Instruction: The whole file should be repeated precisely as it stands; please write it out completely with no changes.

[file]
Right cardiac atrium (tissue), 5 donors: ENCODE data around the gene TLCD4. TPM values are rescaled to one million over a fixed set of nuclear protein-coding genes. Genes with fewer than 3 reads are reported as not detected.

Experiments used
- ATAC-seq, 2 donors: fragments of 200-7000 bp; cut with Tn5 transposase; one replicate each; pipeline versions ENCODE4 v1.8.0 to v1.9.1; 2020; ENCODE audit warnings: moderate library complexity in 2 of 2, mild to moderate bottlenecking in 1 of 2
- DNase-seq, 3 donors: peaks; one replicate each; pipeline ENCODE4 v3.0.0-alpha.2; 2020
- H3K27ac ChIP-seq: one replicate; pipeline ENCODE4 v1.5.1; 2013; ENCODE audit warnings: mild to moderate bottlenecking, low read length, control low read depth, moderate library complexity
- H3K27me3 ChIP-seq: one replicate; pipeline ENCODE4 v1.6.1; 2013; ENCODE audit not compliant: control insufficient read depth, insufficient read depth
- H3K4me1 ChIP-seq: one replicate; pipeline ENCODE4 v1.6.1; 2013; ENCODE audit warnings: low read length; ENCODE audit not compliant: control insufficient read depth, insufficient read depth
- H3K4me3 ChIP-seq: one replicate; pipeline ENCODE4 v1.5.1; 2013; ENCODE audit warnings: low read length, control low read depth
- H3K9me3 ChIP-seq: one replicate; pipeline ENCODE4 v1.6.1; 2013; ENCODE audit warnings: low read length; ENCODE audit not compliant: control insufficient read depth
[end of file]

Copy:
Right cardiac atrium (tissue), 5 donors: ENCODE data around the gene TLCD4. TPM values are rescaled to one million over a fixed set of nuclear protein-coding genes. Genes with fewer than 3 reads are reported as not detected.

Experiments used
- ATAC-seq, 2 donors: fragments of 200-7000 bp; cut with Tn5 transposase; one replicate each; pipeline versions ENCODE4 v1.8.0 to v1.9.1; 2020; ENCODE audit warnings: moderate library complexity in 2 of 2, mild to moderate bottlenecking in 1 of 2
- DNase-seq, 3 donors: peaks; one replicate each; pipeline ENCODE4 v3.0.0-alpha.2; 2020
- H3K27ac ChIP-seq: one replicate; pipeline ENCODE4 v1.5.1; 2013; ENCODE audit warnings: mild to moderate bottlenecking, low read length, control low read depth, moderate library complexity
- H3K27me3 ChIP-seq: one replicate; pipeline ENCODE4 v1.6.1; 2013; ENCODE audit not compliant: control insufficient read depth, insufficient read depth
- H3K4me1 ChIP-seq: one replicate; pipeline ENCODE4 v1.6.1; 2013; ENCODE audit warnings: low read length; ENCODE audit not compliant: control insufficient read depth, insufficient read depth
- H3K4me3 ChIP-seq: one replicate; pipeline ENCODE4 v1.5.1; 2013; ENCODE audit warnings: low read length, control low read depth
- H3K9me3 ChIP-seq: one replicate; pipeline ENCODE4 v1.6.1; 2013; ENCODE audit warnings: low read length; ENCODE audit not compliant: control insufficient read depth